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Apple appears to have completed an initiative designed to increase the security of its iCloud email service by adding end-to-end encryption for messages sent from me.com and icloud.com, according to new data from Google's Gmail.
A report from Gmail's security transparency project suggests that at least 95 percent of the messages sent to Gmail from users of iCloud mail is now encrypted, just one month after Apple initially promised that such a change would be forthcoming. The data is current as of July 10, and it is unclear how it may have shifted in the interim.
Apple is using industry-standard Transport Layer Security, or TLS, infrastructure for the encryption. With TLS, both sending and receiving servers as well as the email messages themselves can be verified for authenticity, nearly eliminating the possibility of email being unknowingly intercepted by a third party.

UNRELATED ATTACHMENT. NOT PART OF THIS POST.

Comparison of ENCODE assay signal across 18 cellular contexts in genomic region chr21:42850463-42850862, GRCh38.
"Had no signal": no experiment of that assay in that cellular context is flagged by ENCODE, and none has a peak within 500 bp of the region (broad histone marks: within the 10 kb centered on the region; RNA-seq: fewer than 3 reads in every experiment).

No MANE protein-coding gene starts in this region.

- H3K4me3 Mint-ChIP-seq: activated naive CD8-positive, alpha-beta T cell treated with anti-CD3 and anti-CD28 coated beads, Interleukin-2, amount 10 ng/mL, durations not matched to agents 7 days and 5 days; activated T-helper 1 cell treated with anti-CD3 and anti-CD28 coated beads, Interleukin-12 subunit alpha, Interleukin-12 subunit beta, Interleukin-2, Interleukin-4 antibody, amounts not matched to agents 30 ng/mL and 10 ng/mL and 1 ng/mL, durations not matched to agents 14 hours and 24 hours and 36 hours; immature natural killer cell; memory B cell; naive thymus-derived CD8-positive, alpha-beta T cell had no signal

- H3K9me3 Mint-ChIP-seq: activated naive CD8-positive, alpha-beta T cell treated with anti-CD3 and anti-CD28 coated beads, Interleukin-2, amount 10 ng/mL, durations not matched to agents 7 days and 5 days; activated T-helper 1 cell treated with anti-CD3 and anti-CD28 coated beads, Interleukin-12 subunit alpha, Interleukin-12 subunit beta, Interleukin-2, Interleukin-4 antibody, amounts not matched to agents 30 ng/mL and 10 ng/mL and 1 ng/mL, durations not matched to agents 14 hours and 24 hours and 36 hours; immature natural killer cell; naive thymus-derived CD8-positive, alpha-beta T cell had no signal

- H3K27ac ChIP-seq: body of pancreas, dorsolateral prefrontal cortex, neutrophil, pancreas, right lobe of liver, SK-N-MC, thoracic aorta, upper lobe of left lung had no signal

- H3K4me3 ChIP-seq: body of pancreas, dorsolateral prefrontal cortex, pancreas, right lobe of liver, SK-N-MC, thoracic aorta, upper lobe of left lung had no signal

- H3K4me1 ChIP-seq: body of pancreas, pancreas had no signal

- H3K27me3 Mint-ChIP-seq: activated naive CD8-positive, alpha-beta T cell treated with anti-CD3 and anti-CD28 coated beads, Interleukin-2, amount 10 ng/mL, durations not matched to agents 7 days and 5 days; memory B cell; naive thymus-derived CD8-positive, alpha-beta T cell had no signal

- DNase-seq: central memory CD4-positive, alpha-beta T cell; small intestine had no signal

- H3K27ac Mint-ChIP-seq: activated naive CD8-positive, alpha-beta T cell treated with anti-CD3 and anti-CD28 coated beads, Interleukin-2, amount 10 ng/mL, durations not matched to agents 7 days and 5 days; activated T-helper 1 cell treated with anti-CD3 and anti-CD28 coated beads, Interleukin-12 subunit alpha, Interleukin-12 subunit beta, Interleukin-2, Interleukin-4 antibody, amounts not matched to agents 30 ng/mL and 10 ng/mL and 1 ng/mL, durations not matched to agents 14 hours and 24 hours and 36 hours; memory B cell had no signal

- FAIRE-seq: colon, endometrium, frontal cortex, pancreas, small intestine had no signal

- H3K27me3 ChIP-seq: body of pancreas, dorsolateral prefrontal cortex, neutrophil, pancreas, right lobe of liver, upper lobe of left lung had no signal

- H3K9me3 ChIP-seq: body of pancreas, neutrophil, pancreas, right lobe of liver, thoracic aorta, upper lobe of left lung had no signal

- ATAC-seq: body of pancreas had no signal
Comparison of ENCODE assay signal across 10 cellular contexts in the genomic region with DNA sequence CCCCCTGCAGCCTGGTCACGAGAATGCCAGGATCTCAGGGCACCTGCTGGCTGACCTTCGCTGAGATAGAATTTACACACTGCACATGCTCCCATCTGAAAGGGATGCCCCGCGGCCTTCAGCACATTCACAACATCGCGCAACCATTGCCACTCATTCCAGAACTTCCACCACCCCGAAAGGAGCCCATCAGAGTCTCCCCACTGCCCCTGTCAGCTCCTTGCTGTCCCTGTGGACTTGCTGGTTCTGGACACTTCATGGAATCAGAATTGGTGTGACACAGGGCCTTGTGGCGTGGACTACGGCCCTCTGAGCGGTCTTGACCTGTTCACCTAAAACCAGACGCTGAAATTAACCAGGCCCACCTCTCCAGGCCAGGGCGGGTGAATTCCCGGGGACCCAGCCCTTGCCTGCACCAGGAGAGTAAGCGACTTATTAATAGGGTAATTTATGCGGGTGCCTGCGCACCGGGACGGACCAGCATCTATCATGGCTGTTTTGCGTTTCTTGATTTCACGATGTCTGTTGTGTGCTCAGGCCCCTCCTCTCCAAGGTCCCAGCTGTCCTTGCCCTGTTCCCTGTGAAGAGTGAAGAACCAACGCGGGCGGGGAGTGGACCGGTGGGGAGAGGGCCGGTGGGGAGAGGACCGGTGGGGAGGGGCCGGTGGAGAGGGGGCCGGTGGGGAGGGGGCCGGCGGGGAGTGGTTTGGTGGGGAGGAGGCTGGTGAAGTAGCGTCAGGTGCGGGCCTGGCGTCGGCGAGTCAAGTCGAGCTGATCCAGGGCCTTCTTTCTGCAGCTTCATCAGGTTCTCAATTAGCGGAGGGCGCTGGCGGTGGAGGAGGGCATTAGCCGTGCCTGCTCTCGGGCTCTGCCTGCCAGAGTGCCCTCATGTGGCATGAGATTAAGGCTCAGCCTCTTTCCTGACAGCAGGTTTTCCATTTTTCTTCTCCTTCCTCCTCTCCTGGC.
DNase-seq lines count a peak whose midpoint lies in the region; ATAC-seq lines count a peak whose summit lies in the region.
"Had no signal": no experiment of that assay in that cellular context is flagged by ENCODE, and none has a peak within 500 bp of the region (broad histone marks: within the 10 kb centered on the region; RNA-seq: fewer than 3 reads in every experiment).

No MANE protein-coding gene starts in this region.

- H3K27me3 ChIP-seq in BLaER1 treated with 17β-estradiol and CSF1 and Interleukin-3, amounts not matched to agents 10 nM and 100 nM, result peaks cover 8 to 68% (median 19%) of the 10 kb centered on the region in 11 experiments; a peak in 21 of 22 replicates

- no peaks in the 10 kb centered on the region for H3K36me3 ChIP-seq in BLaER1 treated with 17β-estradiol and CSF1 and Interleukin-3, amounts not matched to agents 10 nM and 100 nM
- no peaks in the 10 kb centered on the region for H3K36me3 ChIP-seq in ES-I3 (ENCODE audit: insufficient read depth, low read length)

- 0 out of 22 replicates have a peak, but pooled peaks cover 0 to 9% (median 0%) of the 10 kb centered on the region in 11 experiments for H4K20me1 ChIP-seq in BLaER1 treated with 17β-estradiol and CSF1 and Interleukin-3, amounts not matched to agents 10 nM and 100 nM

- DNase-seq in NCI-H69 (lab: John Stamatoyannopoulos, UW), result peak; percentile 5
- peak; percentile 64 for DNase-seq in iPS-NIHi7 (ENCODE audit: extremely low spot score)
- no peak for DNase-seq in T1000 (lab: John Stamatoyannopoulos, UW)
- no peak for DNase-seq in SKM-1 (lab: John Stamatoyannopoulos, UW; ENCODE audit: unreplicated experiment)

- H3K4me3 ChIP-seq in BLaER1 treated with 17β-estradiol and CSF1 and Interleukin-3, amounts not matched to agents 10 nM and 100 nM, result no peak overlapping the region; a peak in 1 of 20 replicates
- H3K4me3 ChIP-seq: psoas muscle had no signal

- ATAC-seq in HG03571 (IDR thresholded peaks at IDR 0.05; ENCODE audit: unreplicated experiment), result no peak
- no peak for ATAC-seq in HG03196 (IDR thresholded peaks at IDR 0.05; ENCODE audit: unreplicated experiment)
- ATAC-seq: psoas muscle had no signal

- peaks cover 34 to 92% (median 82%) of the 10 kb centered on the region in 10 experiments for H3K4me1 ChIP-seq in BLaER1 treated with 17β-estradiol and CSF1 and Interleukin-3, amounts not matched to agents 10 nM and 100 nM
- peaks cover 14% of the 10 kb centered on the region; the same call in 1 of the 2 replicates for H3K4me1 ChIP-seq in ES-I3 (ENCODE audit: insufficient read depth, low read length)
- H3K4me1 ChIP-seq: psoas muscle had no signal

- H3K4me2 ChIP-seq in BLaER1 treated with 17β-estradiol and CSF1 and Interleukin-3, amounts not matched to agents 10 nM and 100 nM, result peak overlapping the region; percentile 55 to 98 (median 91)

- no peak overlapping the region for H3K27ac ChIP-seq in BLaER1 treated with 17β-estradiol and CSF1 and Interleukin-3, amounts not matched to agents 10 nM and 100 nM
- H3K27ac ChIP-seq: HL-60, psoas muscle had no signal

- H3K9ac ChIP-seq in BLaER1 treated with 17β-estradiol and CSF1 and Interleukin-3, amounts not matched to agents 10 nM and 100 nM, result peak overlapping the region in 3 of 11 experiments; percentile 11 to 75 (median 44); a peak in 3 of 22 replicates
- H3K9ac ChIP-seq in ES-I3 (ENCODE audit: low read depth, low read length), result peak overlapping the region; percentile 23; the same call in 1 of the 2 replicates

Unfortunately, due to the nature of the public-key cryptography that underpins TLS, both parties must support the feature in order for messages to remain unreadable. Messages sent from iCloud to private mailservers without TLS support, for instance, will still be delivered unencrypted.
The move is the latest in a series of technical alterations and public statements from Apple designed to restore public confidence in the wake of allegations from NSA whistleblower Edward Snowden that the company had cooperated with the U.S. government. Most recently, Apple beat back accusations from Chinese state media that iOS's location tracking functionality could be mined by foreign governments to reveal sensitive information or "even state secrets."
"Apple is deeply committed to protecting the privacy of all our customers," the company said in response. "Privacy is built into our products and services from the earliest stages of design. We work tirelessly to deliver the most secure hardware and software in the world."